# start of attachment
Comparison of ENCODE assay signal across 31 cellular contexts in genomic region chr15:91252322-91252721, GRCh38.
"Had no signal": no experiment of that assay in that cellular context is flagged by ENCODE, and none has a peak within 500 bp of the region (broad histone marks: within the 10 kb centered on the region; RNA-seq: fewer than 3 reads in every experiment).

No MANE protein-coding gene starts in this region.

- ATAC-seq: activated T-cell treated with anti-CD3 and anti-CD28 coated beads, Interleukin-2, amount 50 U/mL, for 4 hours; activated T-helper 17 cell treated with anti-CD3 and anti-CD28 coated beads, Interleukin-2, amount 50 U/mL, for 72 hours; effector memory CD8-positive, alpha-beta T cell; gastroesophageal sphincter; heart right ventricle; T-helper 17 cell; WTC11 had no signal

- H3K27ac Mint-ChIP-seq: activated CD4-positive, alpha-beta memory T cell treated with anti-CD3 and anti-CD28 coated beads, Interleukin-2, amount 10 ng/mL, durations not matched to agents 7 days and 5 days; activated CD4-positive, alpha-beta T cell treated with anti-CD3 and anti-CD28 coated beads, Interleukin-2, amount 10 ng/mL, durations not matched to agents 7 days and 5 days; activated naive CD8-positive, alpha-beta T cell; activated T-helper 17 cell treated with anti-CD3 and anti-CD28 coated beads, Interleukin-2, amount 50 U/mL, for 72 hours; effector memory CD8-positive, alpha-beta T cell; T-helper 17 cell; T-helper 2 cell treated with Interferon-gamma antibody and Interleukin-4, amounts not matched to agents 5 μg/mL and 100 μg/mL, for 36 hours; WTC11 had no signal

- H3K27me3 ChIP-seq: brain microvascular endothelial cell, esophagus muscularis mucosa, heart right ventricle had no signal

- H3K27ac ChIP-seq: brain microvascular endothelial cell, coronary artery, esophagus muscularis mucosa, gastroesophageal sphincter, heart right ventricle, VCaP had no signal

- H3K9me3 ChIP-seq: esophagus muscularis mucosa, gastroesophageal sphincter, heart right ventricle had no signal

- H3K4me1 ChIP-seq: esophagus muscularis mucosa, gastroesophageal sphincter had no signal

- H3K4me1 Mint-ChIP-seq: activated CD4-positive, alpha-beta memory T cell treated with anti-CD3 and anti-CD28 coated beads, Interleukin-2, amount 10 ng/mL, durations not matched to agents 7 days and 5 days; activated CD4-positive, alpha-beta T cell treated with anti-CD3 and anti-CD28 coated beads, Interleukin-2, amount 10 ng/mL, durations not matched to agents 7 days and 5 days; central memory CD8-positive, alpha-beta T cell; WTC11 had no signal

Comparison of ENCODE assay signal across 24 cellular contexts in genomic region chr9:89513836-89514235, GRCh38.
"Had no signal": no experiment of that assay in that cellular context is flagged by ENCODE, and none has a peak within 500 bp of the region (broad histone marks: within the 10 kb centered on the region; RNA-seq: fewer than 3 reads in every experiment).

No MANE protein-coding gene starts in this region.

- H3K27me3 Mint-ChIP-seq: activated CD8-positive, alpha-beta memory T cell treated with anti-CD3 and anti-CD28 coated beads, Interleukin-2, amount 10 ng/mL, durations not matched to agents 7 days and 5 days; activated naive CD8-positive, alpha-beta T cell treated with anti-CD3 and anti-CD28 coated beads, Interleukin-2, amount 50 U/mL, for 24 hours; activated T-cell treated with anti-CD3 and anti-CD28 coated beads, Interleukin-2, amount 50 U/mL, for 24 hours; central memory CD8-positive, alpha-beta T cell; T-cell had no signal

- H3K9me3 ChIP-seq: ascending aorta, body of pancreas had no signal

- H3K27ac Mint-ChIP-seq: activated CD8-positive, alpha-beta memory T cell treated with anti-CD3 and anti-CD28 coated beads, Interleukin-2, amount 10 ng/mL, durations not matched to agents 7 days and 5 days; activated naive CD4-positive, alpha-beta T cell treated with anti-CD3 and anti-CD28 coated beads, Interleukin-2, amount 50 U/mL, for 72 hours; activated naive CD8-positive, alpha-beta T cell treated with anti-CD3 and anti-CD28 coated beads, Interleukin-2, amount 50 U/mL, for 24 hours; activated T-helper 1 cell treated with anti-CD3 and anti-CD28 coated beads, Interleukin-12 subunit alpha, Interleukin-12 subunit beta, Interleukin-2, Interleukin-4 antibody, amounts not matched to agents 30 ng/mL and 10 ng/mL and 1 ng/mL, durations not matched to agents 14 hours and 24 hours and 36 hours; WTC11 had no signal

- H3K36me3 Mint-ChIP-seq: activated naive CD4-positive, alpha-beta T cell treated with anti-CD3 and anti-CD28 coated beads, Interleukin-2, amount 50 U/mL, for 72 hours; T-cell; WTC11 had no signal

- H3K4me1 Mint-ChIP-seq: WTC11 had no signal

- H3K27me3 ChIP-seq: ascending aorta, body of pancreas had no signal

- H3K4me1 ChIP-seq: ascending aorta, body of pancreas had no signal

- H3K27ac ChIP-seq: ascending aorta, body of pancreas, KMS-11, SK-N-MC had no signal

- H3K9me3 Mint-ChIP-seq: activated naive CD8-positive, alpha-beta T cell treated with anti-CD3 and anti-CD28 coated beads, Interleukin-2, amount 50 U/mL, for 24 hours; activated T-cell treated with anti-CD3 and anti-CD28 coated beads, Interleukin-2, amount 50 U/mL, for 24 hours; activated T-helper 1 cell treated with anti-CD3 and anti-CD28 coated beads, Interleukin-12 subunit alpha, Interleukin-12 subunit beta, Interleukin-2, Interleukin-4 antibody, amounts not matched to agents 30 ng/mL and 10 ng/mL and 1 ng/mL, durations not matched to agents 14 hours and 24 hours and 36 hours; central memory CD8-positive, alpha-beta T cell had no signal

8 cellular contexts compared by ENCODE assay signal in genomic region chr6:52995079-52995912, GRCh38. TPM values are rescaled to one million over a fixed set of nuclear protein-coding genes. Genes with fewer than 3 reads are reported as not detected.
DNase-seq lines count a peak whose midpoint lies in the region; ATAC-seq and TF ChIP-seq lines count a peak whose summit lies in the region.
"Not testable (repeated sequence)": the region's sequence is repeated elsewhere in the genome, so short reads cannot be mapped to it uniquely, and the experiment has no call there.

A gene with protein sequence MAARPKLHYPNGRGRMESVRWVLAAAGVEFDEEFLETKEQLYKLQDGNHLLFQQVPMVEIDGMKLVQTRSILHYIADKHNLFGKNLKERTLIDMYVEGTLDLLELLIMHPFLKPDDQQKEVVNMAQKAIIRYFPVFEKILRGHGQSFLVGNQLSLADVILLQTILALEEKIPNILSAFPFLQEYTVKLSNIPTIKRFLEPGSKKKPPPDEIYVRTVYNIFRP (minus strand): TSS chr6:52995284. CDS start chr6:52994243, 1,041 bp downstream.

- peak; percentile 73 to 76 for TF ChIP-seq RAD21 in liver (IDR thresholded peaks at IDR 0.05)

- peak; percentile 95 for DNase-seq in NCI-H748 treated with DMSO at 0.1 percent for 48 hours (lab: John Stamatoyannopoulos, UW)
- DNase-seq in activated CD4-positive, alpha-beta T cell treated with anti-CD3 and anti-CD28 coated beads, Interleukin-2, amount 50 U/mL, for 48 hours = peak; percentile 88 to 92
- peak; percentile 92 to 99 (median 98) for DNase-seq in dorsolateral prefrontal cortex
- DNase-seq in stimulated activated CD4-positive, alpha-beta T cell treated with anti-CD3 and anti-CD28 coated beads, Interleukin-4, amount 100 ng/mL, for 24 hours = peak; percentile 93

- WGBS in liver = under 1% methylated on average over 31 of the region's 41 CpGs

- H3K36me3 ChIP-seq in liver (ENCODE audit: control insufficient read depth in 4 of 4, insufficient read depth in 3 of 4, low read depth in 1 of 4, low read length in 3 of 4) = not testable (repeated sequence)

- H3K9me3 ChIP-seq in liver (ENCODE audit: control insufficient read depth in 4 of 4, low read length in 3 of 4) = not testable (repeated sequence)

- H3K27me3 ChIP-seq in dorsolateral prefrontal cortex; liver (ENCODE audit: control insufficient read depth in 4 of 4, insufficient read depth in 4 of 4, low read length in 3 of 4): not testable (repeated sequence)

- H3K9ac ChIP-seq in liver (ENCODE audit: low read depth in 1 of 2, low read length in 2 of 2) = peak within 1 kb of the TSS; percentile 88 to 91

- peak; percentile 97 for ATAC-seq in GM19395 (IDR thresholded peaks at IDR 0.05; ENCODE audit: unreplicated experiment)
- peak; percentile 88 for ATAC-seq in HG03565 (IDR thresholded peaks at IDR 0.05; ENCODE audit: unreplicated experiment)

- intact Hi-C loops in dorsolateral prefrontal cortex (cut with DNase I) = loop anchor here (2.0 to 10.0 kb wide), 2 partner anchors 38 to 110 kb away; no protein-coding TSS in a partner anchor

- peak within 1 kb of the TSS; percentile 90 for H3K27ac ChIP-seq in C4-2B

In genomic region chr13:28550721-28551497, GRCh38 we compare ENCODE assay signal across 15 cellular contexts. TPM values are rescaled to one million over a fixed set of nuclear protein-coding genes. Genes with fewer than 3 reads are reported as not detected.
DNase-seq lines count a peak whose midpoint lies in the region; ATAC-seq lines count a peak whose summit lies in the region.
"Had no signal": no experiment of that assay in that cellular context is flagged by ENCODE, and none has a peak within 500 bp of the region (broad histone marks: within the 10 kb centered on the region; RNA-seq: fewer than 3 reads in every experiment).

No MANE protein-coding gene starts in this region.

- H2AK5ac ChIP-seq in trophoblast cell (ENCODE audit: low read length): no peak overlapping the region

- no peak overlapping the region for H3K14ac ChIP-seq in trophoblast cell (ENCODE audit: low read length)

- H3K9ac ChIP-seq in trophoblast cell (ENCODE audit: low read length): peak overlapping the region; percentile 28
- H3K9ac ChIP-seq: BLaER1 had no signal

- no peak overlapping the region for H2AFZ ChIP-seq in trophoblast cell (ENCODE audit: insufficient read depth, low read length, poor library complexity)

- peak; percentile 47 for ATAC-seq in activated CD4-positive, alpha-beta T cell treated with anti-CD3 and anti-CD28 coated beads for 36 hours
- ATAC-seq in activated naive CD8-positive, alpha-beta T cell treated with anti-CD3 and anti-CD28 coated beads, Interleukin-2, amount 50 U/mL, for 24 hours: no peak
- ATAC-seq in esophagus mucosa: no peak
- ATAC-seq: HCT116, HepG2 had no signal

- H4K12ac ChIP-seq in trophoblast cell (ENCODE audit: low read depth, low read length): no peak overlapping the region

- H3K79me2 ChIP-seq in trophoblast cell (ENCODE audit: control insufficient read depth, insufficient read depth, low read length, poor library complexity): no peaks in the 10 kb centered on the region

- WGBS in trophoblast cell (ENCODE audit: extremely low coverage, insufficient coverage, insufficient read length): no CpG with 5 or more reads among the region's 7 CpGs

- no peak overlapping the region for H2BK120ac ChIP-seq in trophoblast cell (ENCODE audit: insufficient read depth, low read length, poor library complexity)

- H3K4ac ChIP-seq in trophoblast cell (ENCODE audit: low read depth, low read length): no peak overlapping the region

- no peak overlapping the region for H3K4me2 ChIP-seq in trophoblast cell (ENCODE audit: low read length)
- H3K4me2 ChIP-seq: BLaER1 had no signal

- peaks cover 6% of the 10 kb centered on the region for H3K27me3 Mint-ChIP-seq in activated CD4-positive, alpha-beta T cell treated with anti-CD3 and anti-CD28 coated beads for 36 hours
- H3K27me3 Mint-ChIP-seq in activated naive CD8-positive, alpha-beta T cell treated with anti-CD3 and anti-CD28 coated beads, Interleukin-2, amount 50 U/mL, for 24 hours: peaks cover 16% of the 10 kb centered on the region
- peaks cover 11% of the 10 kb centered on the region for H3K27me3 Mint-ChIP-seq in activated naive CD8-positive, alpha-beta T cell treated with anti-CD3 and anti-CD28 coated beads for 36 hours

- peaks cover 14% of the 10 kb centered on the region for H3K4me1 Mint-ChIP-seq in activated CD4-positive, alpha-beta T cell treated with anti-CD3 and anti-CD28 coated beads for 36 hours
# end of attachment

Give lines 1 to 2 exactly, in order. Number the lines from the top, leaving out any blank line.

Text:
Comparison of ENCODE assay signal across 31 cellular contexts in genomic region chr15:91252322-91252721, GRCh38.
"Had no signal": no experiment of that assay in that cellular context is flagged by ENCODE, and none has a peak within 500 bp of the region (broad histone marks: within the 10 kb centered on the region; RNA-seq: fewer than 3 reads in every experiment).